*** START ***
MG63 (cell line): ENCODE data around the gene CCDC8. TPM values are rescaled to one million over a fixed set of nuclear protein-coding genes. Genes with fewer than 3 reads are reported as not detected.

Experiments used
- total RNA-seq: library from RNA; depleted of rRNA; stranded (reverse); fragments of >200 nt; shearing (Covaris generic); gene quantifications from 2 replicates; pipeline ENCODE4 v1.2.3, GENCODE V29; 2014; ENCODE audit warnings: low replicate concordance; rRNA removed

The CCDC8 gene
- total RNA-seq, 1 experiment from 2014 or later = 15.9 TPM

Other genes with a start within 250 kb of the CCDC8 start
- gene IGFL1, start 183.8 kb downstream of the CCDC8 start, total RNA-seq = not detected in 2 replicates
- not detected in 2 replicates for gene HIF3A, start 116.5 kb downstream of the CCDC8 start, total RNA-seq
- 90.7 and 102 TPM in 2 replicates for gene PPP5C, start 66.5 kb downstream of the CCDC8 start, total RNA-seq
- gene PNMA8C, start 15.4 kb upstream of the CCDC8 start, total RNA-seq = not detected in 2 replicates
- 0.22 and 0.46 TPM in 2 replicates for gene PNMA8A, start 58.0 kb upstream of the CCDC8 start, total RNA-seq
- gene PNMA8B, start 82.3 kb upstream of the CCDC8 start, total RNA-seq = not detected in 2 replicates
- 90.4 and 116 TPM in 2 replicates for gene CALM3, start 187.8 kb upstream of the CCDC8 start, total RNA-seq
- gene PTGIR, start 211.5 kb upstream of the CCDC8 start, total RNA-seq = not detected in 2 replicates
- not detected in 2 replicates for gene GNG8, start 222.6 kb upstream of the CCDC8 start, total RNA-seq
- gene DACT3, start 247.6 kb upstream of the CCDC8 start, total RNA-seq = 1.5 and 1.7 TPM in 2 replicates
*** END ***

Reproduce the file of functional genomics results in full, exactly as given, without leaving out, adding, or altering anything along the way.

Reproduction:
MG63 (cell line): ENCODE data around the gene CCDC8. TPM values are rescaled to one million over a fixed set of nuclear protein-coding genes. Genes with fewer than 3 reads are reported as not detected.

Experiments used
- total RNA-seq: library from RNA; depleted of rRNA; stranded (reverse); fragments of >200 nt; shearing (Covaris generic); gene quantifications from 2 replicates; pipeline ENCODE4 v1.2.3, GENCODE V29; 2014; ENCODE audit warnings: low replicate concordance; rRNA removed

The CCDC8 gene
- total RNA-seq, 1 experiment from 2014 or later = 15.9 TPM

Other genes with a start within 250 kb of the CCDC8 start
- gene IGFL1, start 183.8 kb downstream of the CCDC8 start, total RNA-seq = not detected in 2 replicates
- not detected in 2 replicates for gene HIF3A, start 116.5 kb downstream of the CCDC8 start, total RNA-seq
- 90.7 and 102 TPM in 2 replicates for gene PPP5C, start 66.5 kb downstream of the CCDC8 start, total RNA-seq
- gene PNMA8C, start 15.4 kb upstream of the CCDC8 start, total RNA-seq = not detected in 2 replicates
- 0.22 and 0.46 TPM in 2 replicates for gene PNMA8A, start 58.0 kb upstream of the CCDC8 start, total RNA-seq
- gene PNMA8B, start 82.3 kb upstream of the CCDC8 start, total RNA-seq = not detected in 2 replicates
- 90.4 and 116 TPM in 2 replicates for gene CALM3, start 187.8 kb upstream of the CCDC8 start, total RNA-seq
- gene PTGIR, start 211.5 kb upstream of the CCDC8 start, total RNA-seq = not detected in 2 replicates
- not detected in 2 replicates for gene GNG8, start 222.6 kb upstream of the CCDC8 start, total RNA-seq
- gene DACT3, start 247.6 kb upstream of the CCDC8 start, total RNA-seq = 1.5 and 1.7 TPM in 2 replicates